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Florida Fish Species

Alligator Gar
American Eel
American Shad
Atlantic Croaker
Atlantic Sharpnose Shark
Black Bullhead
Black Crappie
Black Drum
Blue Catfish
Blue Tilapia
Brown Bullhead
Brown Hoplo
Chain Pickerel
Channel Catfish
Clown Knifefish
Common Carp
Flathead Catfish
Florida Gar
Gizzard Shad
Golden Shiner
Grass Carp
Green Sunfish
Hybrid Striped Bass(wiper/palmetto)
Inland Silverside
Lake Chubsucker
Largemouth Bass
Longnose Gar
Longnose Sucker
Mayan Cichlid
Mozambique Tilapia
Peacock Bass
Red Drum
Redbreast Sunfish
Redear Sunfish
Redfin Pickerel
Redspotted Sunfish
Shoal Bass
Spotted Bass
Spotted Sunfish
Spotted Tilapia
Striped Bass
Striped Mullet
Suckermouth Catfish
Sunfish (Bream)
Suwannee Bass
Threadfin Shad
White Bass
White Catfish
Yellow Bullhead

Lakes with White Bass on FishExplorer
White Bass
The white bass is an excellent fighting fish that typically grows to 16-17 inches. This schooling fish often exhibits characteristics similar to wipers, pounding schools of forage fish in mass numbers. White bass can be easily confused with wipers. However, they are generally smaller in size, have broken stripes, and on the tongue wiper will have a split in the tooth patch. When water temperatures rise above 45 degrees F, between February and June, white bass migrate up rivers and streams seeking gravel or rocky bottom areas for spawning activity.

White bass consume large quantities of prey fish and are, therefore, constantly on the move in search of food. Their preferred selections are typically shad and shiners, although they will supplement their diets with crustaceans and insects. They have also been known to eat their own young. White bass often make a great commotion when they feed at the surface, which experienced anglers will look for.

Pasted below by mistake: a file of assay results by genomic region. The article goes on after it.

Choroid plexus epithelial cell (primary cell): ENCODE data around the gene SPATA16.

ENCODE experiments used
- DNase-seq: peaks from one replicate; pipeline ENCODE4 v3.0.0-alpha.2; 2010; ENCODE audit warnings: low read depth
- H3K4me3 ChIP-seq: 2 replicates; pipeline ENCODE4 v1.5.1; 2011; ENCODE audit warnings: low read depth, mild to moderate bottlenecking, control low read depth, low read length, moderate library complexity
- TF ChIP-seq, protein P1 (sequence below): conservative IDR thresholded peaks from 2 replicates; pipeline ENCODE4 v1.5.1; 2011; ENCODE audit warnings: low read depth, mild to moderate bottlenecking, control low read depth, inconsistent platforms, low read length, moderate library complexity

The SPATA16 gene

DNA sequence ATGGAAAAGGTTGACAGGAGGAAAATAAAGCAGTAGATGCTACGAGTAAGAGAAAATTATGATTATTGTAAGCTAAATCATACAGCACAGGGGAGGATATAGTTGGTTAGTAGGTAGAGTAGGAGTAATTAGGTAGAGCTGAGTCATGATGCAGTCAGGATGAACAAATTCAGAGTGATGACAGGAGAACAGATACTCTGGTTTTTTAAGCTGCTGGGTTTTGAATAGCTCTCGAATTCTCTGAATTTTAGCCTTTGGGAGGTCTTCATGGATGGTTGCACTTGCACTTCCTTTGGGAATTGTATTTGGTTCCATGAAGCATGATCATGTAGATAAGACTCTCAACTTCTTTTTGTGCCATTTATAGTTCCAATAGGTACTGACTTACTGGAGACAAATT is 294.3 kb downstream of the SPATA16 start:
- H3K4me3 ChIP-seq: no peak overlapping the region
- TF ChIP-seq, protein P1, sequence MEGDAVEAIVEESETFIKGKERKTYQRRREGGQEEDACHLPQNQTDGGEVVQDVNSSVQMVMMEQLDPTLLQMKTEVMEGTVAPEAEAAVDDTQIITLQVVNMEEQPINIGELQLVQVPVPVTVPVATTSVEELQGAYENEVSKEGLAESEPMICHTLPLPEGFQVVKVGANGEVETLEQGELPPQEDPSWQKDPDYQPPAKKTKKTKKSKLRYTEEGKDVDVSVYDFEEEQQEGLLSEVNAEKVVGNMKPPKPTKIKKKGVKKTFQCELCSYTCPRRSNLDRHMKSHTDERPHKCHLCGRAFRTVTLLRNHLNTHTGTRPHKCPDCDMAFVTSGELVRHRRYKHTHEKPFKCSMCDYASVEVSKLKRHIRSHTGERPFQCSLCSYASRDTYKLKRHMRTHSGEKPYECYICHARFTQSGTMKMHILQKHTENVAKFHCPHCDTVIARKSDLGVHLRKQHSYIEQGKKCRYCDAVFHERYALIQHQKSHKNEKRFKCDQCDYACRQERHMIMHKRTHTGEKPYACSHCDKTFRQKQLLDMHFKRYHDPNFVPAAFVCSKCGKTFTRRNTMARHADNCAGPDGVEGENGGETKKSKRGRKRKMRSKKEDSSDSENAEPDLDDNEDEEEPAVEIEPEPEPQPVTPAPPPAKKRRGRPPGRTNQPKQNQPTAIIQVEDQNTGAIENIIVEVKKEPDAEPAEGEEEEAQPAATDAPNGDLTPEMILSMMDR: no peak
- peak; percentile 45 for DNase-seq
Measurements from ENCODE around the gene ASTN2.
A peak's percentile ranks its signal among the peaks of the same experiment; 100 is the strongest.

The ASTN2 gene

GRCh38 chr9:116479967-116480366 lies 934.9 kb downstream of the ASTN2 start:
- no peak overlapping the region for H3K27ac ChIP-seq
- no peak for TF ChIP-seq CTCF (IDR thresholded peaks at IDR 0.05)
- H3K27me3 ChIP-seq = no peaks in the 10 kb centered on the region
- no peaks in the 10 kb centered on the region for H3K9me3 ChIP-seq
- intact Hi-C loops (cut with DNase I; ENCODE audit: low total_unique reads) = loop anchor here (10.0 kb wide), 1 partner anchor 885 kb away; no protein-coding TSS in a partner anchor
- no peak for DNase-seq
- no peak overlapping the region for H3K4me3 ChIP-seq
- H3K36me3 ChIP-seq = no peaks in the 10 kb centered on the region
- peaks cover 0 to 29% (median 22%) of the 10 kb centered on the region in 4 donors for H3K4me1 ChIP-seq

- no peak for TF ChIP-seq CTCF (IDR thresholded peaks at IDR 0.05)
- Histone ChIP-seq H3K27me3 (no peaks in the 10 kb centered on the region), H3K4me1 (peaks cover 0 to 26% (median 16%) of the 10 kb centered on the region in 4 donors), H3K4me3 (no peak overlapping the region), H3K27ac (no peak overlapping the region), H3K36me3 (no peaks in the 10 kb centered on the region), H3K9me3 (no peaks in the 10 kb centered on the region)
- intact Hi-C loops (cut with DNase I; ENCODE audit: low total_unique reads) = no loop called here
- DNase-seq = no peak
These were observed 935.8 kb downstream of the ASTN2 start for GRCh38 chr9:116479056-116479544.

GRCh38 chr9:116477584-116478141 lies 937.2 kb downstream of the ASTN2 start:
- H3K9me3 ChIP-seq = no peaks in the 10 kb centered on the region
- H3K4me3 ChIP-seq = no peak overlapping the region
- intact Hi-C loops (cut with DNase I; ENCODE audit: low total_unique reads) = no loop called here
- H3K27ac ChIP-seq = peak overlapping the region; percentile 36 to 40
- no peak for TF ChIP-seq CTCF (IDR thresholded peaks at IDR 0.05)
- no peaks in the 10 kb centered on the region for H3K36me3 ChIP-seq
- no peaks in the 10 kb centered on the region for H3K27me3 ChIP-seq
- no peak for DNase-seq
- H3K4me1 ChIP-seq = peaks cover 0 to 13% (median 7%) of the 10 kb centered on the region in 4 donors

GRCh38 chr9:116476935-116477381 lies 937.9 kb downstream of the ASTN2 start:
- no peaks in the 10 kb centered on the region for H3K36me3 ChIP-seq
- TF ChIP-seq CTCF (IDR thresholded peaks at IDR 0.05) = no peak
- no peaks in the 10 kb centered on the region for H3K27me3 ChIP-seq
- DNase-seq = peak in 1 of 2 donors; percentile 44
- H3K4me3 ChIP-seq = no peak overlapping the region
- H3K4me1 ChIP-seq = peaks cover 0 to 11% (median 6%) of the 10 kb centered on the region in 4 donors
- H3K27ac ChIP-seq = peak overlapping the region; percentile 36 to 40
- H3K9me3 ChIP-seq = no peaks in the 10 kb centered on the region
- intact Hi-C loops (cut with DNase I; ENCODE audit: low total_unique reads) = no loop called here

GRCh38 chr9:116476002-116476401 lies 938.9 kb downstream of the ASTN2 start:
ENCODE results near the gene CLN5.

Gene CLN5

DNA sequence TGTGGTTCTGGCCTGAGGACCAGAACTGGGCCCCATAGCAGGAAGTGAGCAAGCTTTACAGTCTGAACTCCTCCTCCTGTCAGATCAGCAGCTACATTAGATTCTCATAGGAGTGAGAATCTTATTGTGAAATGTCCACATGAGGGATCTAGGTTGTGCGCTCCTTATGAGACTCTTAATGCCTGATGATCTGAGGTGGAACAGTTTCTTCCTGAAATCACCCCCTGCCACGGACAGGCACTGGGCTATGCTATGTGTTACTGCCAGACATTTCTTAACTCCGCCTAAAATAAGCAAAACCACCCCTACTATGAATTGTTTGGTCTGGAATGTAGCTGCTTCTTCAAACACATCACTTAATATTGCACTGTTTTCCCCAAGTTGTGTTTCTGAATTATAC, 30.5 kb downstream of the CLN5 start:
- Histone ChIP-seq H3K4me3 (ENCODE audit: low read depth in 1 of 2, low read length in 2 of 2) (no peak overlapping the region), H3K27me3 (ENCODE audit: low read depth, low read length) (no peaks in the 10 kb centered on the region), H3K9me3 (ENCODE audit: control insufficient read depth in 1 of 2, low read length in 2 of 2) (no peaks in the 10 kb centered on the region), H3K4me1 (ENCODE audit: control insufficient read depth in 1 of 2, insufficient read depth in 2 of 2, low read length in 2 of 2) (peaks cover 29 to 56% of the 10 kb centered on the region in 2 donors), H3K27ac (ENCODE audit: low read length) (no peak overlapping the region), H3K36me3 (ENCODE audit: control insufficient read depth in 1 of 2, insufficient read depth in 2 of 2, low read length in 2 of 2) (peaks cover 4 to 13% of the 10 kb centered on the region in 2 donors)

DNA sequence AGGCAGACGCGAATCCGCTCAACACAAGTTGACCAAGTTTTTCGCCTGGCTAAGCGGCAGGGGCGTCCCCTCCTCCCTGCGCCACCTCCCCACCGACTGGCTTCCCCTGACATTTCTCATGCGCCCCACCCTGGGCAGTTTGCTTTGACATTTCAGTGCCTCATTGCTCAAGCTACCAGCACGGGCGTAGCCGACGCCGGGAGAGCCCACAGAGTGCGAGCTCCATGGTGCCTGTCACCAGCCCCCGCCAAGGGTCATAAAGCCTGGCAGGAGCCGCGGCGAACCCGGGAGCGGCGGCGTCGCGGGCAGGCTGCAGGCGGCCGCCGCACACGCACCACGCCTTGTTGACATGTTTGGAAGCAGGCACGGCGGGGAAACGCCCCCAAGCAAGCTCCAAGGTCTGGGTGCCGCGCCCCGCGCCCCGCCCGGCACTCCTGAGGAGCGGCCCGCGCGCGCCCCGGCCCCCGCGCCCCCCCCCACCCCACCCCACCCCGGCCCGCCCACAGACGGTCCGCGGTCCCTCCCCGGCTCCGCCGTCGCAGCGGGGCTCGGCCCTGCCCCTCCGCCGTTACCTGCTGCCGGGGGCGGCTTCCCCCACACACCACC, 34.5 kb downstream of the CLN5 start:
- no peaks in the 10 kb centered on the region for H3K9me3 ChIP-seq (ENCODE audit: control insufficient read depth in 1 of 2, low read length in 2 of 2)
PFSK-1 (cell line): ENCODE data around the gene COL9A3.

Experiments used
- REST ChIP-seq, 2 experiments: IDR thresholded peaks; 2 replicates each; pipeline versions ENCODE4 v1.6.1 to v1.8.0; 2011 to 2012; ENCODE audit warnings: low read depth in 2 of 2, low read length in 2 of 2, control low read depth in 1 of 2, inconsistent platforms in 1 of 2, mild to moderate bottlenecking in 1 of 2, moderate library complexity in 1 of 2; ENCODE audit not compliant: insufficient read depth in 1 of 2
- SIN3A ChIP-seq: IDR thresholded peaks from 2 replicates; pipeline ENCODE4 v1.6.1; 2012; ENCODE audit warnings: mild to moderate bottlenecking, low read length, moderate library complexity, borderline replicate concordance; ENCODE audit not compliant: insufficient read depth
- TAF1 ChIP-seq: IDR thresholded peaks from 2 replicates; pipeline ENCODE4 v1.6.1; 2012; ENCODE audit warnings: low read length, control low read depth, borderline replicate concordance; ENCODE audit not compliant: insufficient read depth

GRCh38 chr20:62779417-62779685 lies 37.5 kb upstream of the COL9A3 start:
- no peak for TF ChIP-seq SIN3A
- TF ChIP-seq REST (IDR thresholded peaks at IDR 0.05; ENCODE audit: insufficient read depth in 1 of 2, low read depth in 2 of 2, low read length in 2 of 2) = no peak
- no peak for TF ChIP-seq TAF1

White Bass in Florida

The following is courtesy of Florida Fish and Wildlife Conservation Commission:
Appearance:  White bass look like short stripers. They are silvery-white with five to eight dusky black stripes on the sides. Stripes below the lateral line are faint and may be uneven. Whites are stockier than stripers, with a smaller head, and dorsal fins are set closer together.
Habitat:  White bass are found mostly in the Apalachicola and Ochlockonee river systems.
Behavior:  Male white bass move upstream in big schools to a dam or other barrier in early spring, Females follow, and spawning occurs in moving water over shoals or hard bottoms. Females may lay as many as half a million adhesive eggs that stick to rocks and gravel. White bass eat minnows and open-water baitfish like gizzard or threadfin shad.
State Record:  4.69 lbs. Big Catch: 15 inches or 2.5 lbs.

Most Recent White Bass Forum Posts
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White Bass Articles, Blogs, & Podcasts
Blog: Anti-Troutite, not really 03.14.21 by Jeff Wagner
Blog: Hump Days 10.18.16 by Neal Wilkinson
Blog: Chasing Boils 07.31.15 by David Coulson
Blog: Fresh Water Drum 07.27.15 by David Coulson
Blog: Day Two Fishing Staycation 06.22.15 by David Coulson
Blog: Fifteen, But Who’s Counting? – Oh, I Am! 10.17.14 by David Coulson
Blog: Lov'n Fall 09.26.14 by David Coulson
Blog: Cedar Bluffs: the Rest of the Story 09.17.13 by David Coulson
Blog: Boomerang Tool Co. Grip 11.07.12 by Joshua Christensen
Blog: Weekend Fishing Fun? 10.22.12 by David Coulson
Recent Florida White Bass Photos by Fish Explorer Members
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